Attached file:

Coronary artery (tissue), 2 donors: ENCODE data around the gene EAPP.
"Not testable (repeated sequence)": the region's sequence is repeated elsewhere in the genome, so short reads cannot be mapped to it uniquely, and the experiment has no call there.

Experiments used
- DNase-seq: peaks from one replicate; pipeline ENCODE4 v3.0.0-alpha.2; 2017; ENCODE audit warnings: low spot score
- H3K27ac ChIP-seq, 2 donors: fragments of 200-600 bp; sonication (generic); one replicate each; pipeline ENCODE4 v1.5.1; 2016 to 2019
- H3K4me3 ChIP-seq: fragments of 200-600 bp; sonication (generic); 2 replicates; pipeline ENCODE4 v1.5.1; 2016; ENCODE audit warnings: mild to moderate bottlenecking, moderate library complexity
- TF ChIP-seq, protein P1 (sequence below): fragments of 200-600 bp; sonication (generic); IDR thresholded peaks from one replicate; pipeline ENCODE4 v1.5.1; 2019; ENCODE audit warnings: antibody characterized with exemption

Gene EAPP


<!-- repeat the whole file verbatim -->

Coronary artery (tissue), 2 donors: ENCODE data around the gene EAPP.
"Not testable (repeated sequence)": the region's sequence is repeated elsewhere in the genome, so short reads cannot be mapped to it uniquely, and the experiment has no call there.

Experiments used
- DNase-seq: peaks from one replicate; pipeline ENCODE4 v3.0.0-alpha.2; 2017; ENCODE audit warnings: low spot score
- H3K27ac ChIP-seq, 2 donors: fragments of 200-600 bp; sonication (generic); one replicate each; pipeline ENCODE4 v1.5.1; 2016 to 2019
- H3K4me3 ChIP-seq: fragments of 200-600 bp; sonication (generic); 2 replicates; pipeline ENCODE4 v1.5.1; 2016; ENCODE audit warnings: mild to moderate bottlenecking, moderate library complexity
- TF ChIP-seq, protein P1 (sequence below): fragments of 200-600 bp; sonication (generic); IDR thresholded peaks from one replicate; pipeline ENCODE4 v1.5.1; 2019; ENCODE audit warnings: antibody characterized with exemption

Gene EAPP